Yes, I have been enjoying all the envious posts from friends, and compliments on my position from the so-called swing experts. But, truth be told, it was this moment that I cannot help replaying, because I think it was this moment that came between me and the storied breaking-100-at-the-Ocean-Course feat.
The fact is, I was out of position. Way out of position! And, ladies, I blame man-think. I confess: I indulged in it, and it cost me.
Here’s what happened: I teed off without the original companions who were going to play with me, because these two men suddenly had other things to do when this big wind came up at the course that, with its 77.3 rating and 144 slope from the back tees, has the reputation as the world’s toughest. PGA Professional Stephan Youngner estimated the wind at four clubs, and said, “This is probably a day we have 10 percent of the time here. And 10 percent of the time, the wind doesn’t blow here at all.” In other words, he said, I was going to get to experience the Ocean Course in all its fury.
Fortunately, I had David Drake set to caddie again on this, my third visit to the Ocean Course, and another delightful Dave, whose flight back to Washington State had been postponed until later in the day, joining us. Then after the eighth hole we were joined by David from Washington D.C. and his caddie Dave.
Yes, four Davids. All we were missing was Michelangelo.
Now we were playing into the wind, as generally happens on nine holes of this beautifully designed Pete Dye layout, and I had just made a zero-putt par from the fringe on 8. At the turn I was at 50. With the wind complicating every club choice and putt line, I did not expect to have the slightest chance at breaking 100.
So, little did I know as I headed for the par-3 17th (the hole in the picture), I stood at 89 and could break 100 with just a bogey and a double-bogey at the last two holes. I had played the par-3s at 2-over, so this was entirely reasonable — especially with the wind behind us.
I started to follow the Davids over to their tees on the right, behind the lake, when it was pointed out that the forward tees were over to the left. And one of the Davids said, well, you’ve got game, why not just play over here with us?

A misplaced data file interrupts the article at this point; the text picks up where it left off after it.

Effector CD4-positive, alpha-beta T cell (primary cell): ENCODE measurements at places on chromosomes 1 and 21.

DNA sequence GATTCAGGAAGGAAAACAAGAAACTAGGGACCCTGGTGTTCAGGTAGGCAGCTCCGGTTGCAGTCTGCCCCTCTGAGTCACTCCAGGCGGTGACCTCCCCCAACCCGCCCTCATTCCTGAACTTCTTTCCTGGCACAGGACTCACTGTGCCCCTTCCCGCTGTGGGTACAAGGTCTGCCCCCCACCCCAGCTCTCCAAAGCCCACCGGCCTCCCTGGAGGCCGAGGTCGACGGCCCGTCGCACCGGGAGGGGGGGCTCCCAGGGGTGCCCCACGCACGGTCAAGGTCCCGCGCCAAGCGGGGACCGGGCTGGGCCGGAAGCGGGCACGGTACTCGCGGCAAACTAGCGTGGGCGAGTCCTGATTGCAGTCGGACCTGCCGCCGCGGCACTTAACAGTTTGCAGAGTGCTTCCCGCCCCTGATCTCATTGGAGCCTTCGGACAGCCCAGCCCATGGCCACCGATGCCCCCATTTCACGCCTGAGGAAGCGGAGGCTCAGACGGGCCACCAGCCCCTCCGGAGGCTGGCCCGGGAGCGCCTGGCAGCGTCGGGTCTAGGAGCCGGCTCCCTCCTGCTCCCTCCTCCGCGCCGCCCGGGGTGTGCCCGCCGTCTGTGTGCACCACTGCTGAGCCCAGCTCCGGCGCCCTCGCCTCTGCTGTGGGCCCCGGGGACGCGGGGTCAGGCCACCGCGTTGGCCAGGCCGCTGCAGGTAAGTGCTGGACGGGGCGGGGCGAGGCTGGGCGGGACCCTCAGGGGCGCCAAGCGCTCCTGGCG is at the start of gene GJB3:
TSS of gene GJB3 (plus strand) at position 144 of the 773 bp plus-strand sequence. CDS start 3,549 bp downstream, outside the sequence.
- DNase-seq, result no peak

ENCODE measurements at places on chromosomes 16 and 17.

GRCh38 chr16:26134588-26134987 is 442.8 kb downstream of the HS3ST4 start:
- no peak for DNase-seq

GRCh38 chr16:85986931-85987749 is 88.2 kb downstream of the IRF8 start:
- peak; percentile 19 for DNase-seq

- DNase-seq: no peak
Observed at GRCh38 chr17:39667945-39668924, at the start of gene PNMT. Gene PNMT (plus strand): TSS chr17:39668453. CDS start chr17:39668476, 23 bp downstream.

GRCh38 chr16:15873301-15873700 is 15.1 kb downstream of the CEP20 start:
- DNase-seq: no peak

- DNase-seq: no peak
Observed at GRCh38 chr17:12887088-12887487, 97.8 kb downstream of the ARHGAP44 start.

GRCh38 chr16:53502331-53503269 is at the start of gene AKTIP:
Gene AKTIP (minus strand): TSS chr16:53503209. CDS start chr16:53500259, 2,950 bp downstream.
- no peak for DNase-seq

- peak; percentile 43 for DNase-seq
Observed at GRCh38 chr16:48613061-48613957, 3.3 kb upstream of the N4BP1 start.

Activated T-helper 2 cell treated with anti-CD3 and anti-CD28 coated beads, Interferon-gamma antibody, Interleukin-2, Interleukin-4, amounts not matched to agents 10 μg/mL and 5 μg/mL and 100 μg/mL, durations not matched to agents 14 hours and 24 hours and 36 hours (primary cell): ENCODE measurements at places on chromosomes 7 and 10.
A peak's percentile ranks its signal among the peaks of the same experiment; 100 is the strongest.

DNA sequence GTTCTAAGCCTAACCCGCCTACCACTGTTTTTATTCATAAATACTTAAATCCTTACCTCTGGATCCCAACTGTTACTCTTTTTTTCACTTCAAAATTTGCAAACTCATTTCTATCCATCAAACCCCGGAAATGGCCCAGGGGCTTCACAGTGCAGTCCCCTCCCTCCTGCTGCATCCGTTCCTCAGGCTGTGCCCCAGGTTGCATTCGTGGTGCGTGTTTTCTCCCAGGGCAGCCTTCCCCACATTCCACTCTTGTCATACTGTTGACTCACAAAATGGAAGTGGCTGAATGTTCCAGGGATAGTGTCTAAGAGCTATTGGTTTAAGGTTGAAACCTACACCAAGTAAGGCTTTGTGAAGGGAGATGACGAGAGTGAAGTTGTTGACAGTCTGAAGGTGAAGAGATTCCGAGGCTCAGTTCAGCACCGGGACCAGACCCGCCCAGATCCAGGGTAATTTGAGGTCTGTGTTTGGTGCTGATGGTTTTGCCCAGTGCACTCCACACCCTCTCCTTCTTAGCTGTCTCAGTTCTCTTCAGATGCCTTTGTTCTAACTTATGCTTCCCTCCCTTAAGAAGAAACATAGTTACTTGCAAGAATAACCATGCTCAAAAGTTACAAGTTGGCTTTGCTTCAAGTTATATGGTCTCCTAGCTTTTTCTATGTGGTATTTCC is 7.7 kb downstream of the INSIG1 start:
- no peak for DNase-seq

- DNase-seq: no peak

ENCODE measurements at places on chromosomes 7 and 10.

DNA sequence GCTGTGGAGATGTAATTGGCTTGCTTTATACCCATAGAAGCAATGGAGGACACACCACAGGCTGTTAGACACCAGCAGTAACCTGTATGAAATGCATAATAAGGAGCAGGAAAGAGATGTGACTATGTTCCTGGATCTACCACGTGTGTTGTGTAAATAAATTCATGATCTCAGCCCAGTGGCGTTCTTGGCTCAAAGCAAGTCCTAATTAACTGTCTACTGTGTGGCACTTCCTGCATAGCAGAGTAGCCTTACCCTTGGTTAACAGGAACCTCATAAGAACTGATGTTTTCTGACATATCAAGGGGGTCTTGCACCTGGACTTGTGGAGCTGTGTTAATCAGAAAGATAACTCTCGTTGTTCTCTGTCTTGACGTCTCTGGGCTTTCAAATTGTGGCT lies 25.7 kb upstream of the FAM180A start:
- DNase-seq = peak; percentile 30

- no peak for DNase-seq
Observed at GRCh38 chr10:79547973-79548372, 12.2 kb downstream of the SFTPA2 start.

That’s why I am in that photo with the lake between me and the hole. I hit a beautiful shot that did not take the precise line that would have carried the lake, and I hit the facing of the green and splashed. Then I doinked one into the lake, and was going to just skip the hole and post a net par but was instead urged by the Davids to go over to the forward tees and play the hole the way I now wish I had played it in the first place.
Well, guess what — Alice Dye set up the forward tees at the Ocean Course so that it is not the hardest course in the world, or anywhere close to it. With a rating of 72.7 and slope of 124, resort public relations director Mike Vegis notes of those “Carolina” tees, “Maybe you’re not going to score well here, but you’re going to enjoy it.” Alice eliminated forced carries (like that lake) and created an eye-candy layout for short hitters who like to see what it is they are supposed to do. Do not under any circumstances tell your husband, “I am not good enough to play the Ocean Course, honey, you go ahead without me.” Take along one of Kiawah’s caddies, who will point out a sucker pin when they see one, and the average woman can score well at the Ocean Course.
My story does not have that happy ending. Having hit two tee shots into the water from the 168-yard Kiawahs, I hit my next one from the 122-yard Carolinas into a bunker, left my next shot in the bunker, and got the next one out only to watch it roll across the wind-baked green to join my tee shots, in the water. I wrote down a fictitious 6, and made my double-bogey on 18 for, let’s call it, a 101.
Not bad, at the Ocean Course in all its fury. But I’d like to have a do-over. What was I thinking there at 17, teeing up from the blues? Maybe a man could tell me.